4 steps to consider if you've lost your job due to COVID-19
1. See if you are eligible for the new federal emergency response benefitThis is an extremely challenging period for all Canadians, especially those who have had their income directly affected by COVID-19. To help reduce the financial burden on Canadians, the Government of Canada has stepped in with the new Canada Emergency Response Benefit (CERB). This taxable benefit is available to eligible Canadians who have been financially impacted by COVID-19. This includes workers who cannot contribute to Employment Insurance (EI), such as self-employed or contract workers. If you qualify, you could receive up to $2,000 a month for up to four months from the federal government. Visit the Government of Canada website for complete information on the Canada Emergency Response Benefit, including who is eligible and how you can apply.
2. Revisit your budget and cut back where you canIf you haven't created a budget yet, it's not too late to start. Begin by separating your non-discretionary monthly expenses (such as your mortgage, utility and car payments) from your discretionary costs (like your online shopping, entertainment and cable subscription). Compare the sum of the non-discretionary expenses with your anticipated cash flow or immediately available savings to determine the amount of residual funds available for those discretionary expenses. If your budget looks tight, start to cut back on the discretionary items as much as possible to prioritize your critical expenses. If you have a little more room to work with, put aside as much as you can in savings – just ensure that these funds are easily accessible should you need them immediately.
3. Consider streamlining your debt repayment by consolidating your loansPaying off your debt with new debt may seem counterintuitive, but it's a strategy that can help you manage interest accumulating across each of your independent loans, such as your credit cards or student debt. Consolidating your debt with a low-interest personal loan, may not only make it easier to manage your cash flow, but it can help streamline your finances overall by keeping your debt in one place. Visit the TD Personal Loan page to learn more.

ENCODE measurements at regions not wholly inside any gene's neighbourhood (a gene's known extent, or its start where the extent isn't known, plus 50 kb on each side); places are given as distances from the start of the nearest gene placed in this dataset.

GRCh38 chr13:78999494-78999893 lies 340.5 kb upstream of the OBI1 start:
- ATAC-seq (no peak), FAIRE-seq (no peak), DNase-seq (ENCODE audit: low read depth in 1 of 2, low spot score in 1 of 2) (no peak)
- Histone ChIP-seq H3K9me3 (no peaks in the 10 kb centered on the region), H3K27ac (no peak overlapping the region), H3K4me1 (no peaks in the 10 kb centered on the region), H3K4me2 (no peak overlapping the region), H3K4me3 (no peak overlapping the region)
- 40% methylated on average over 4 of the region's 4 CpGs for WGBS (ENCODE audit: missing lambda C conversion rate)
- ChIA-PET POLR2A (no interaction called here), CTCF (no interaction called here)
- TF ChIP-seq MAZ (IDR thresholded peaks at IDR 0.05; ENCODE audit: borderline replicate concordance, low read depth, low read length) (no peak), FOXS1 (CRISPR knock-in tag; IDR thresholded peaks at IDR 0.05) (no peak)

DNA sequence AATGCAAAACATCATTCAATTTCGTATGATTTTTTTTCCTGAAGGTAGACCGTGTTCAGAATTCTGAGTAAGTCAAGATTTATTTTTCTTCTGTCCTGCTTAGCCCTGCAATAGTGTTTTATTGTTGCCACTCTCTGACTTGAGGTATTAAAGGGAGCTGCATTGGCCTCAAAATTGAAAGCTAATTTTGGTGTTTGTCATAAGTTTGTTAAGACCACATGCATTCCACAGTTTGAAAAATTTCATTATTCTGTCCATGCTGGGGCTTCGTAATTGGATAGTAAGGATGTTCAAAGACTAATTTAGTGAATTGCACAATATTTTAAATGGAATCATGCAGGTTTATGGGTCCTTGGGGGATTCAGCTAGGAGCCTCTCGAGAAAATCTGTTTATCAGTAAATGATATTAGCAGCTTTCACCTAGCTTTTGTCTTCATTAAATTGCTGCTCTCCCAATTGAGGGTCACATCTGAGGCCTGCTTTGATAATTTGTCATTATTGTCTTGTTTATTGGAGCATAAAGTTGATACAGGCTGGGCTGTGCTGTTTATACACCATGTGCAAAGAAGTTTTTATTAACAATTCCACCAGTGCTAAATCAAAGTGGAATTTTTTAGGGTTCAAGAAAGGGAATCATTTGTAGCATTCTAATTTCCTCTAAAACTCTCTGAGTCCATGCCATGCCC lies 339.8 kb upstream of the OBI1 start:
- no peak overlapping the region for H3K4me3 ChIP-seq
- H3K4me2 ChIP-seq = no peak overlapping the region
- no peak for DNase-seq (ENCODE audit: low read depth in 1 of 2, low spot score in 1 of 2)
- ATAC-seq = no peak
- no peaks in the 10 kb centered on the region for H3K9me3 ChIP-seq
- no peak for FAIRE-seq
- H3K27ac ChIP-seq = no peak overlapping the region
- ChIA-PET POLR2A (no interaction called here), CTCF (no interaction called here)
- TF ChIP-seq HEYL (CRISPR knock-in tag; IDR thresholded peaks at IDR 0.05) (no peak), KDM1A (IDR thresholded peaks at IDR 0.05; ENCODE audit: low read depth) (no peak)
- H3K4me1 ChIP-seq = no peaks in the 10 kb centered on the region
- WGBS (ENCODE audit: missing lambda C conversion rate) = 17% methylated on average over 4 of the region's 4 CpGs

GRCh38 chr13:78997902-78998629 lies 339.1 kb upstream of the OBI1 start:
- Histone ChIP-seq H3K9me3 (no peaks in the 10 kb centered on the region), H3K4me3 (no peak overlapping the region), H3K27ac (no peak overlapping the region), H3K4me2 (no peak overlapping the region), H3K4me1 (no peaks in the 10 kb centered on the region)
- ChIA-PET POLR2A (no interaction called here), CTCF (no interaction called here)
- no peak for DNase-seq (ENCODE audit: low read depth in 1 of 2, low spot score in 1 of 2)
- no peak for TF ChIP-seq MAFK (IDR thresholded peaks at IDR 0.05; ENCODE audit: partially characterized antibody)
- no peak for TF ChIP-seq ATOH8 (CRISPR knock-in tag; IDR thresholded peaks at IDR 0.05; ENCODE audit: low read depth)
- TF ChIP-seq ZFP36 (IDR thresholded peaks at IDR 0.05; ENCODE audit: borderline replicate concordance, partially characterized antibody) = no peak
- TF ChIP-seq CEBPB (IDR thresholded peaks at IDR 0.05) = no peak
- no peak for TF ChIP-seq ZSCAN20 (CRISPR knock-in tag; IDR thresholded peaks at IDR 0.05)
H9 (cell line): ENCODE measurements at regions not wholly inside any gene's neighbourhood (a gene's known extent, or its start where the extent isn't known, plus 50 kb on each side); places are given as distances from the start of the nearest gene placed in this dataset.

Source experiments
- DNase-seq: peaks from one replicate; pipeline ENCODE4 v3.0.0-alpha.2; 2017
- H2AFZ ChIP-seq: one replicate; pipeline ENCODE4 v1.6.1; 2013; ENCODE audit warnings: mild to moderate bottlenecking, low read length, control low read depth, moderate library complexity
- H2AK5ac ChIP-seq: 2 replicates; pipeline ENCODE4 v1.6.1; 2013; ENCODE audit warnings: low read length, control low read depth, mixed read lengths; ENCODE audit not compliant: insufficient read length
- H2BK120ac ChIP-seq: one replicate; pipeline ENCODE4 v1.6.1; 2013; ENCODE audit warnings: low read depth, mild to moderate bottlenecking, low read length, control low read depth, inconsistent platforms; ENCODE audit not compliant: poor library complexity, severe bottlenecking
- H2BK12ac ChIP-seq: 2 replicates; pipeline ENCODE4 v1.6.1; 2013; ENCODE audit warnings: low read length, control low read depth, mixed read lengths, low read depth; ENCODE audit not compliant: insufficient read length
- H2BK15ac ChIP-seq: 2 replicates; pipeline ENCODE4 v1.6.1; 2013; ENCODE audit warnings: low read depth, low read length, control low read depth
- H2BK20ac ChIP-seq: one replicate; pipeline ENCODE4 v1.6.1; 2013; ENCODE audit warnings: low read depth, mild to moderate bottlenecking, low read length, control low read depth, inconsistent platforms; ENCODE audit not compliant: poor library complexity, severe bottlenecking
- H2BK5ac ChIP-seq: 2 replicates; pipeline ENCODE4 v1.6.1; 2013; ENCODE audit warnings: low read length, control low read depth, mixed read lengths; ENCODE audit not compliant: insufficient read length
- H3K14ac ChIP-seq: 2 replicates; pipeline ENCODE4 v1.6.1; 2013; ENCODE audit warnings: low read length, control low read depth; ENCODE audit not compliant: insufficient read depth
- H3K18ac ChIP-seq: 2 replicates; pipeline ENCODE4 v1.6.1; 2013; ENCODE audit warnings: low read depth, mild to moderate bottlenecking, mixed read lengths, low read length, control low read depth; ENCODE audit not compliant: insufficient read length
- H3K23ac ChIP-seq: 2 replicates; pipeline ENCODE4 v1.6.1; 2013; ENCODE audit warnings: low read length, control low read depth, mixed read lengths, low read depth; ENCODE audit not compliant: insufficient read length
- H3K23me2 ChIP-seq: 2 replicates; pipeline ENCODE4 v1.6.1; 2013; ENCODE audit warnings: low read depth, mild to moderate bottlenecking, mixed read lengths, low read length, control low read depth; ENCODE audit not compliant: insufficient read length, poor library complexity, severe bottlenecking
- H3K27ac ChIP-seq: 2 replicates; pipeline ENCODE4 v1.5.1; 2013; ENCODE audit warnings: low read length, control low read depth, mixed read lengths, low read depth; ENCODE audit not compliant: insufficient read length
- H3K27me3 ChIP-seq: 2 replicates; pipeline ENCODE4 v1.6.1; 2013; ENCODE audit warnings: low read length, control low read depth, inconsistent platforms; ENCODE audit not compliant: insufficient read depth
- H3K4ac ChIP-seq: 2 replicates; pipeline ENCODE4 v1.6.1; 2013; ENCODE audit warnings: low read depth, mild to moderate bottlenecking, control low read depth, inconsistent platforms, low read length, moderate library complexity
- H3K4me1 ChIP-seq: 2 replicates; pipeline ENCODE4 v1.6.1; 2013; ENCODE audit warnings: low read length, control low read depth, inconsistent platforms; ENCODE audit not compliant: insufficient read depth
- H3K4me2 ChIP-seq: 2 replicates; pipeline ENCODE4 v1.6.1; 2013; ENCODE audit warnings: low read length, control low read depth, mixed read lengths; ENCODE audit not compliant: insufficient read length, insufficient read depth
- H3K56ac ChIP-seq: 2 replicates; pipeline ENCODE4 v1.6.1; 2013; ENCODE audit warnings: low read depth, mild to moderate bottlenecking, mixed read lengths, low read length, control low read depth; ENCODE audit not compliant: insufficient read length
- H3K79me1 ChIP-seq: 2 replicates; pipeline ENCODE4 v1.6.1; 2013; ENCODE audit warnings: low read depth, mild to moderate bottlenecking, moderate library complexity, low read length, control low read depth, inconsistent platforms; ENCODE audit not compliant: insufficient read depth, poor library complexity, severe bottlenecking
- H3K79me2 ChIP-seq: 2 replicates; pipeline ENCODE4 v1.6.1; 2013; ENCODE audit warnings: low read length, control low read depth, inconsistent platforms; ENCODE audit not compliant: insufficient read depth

4. Explore your debt payment deferral optionsWhen faced with loss of income, paying off debt such as your mortgage, credit card, student or auto loan – can become a major concern, especially during these unprecendented times. But depending on your situation, you may be able to access relief offerings now available to eligible Canadians, including TD mortgage and credit card payment deferrals. It's important to note that deferring payments like your mortgage means interest will be capitalized (i.e., added to the outstanding balance) on each payment due date, meaning you will pay more interest in the long run. But if deferring your debt payments is something you must consider, and your credit providers are offering relief measures due to COVID-19, start by prioritizing your debt payments from most-to-least critical. This will help you determine where your funds need to be directed to most. From there, contact each of your credit providers to determine if you qualify for their COVID-19 relief offers.
To help Canadians during this difficult time, TD is offering mortgage payment deferrals and credit card interest rate relief to eligible customers. If you are a TD customer experiencing financial hardship due to COVID-19, visit the TD COVID-19 Financial Relief page to learn about the financial relief options available through TD.
DISCLAIMER: This content discusses current topics of interest in a general and informational manner only and may not be appropriate in all circumstances. Please ensure that you seek advice personalized for your situation from the appropriate professional, consultant or subject matter expert on the topic of interest to you.
Brought to you by TD NewsRoom
If you're experiencing financial hardship during the COVID-19 pandemic, a mortgage payment deferral may provide some relief.
Here's what you should consider if Canada heads for a recession because of COVID-19.
If you’re concerned about the impact of COVID-19 on your finances, our quick tips may offer some prospective.
Stay up to date on the latest here
We're committed to keeping you informed